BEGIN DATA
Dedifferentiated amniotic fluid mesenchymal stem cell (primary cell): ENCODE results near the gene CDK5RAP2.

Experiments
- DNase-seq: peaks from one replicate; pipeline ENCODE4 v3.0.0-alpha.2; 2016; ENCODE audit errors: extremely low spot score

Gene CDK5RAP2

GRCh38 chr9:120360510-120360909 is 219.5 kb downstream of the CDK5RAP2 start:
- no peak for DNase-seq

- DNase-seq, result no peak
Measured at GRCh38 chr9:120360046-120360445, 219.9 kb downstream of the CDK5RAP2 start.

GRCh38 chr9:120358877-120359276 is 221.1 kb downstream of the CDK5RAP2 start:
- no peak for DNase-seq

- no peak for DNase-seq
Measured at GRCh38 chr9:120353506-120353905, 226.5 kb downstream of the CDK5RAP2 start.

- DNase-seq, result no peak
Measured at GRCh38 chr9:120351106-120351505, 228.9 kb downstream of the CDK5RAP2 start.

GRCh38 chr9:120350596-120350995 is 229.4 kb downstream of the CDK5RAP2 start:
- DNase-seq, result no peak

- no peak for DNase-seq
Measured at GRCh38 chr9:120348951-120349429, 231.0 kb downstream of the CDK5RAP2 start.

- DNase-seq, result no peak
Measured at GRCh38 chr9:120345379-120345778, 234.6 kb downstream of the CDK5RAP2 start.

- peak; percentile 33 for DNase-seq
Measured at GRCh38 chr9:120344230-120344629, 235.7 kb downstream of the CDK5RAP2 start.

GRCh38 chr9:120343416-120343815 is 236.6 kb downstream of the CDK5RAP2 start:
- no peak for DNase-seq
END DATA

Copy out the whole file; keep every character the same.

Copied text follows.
Dedifferentiated amniotic fluid mesenchymal stem cell (primary cell): ENCODE results near the gene CDK5RAP2.

Experiments
- DNase-seq: peaks from one replicate; pipeline ENCODE4 v3.0.0-alpha.2; 2016; ENCODE audit errors: extremely low spot score

Gene CDK5RAP2

GRCh38 chr9:120360510-120360909 is 219.5 kb downstream of the CDK5RAP2 start:
- no peak for DNase-seq

- DNase-seq, result no peak
Measured at GRCh38 chr9:120360046-120360445, 219.9 kb downstream of the CDK5RAP2 start.

GRCh38 chr9:120358877-120359276 is 221.1 kb downstream of the CDK5RAP2 start:
- no peak for DNase-seq

- no peak for DNase-seq
Measured at GRCh38 chr9:120353506-120353905, 226.5 kb downstream of the CDK5RAP2 start.

- DNase-seq, result no peak
Measured at GRCh38 chr9:120351106-120351505, 228.9 kb downstream of the CDK5RAP2 start.

GRCh38 chr9:120350596-120350995 is 229.4 kb downstream of the CDK5RAP2 start:
- DNase-seq, result no peak

- no peak for DNase-seq
Measured at GRCh38 chr9:120348951-120349429, 231.0 kb downstream of the CDK5RAP2 start.

- DNase-seq, result no peak
Measured at GRCh38 chr9:120345379-120345778, 234.6 kb downstream of the CDK5RAP2 start.

- peak; percentile 33 for DNase-seq
Measured at GRCh38 chr9:120344230-120344629, 235.7 kb downstream of the CDK5RAP2 start.

GRCh38 chr9:120343416-120343815 is 236.6 kb downstream of the CDK5RAP2 start:
- no peak for DNase-seq